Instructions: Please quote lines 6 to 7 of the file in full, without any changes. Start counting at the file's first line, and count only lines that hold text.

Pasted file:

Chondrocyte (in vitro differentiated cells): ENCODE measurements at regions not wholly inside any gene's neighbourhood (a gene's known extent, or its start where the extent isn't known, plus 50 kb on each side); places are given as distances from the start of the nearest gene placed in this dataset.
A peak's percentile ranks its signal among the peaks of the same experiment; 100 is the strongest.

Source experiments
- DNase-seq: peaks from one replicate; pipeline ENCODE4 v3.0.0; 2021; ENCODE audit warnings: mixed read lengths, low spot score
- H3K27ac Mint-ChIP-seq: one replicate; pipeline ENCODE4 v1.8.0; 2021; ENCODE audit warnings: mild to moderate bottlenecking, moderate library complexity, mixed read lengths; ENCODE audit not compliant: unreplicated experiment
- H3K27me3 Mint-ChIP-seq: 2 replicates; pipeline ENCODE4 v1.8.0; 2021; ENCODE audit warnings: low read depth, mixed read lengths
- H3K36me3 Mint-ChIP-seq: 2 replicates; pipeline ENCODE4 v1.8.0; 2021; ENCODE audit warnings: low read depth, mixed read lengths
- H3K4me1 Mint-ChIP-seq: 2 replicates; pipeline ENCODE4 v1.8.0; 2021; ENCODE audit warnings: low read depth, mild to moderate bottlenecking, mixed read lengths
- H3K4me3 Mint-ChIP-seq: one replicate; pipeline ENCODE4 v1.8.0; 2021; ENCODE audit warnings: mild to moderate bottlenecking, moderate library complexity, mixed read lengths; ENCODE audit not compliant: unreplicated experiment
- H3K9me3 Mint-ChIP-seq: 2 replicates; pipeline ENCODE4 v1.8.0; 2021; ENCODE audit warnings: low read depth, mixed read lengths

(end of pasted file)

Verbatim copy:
- H3K27me3 Mint-ChIP-seq: 2 replicates; pipeline ENCODE4 v1.8.0; 2021; ENCODE audit warnings: low read depth, mixed read lengths
- H3K36me3 Mint-ChIP-seq: 2 replicates; pipeline ENCODE4 v1.8.0; 2021; ENCODE audit warnings: low read depth, mixed read lengths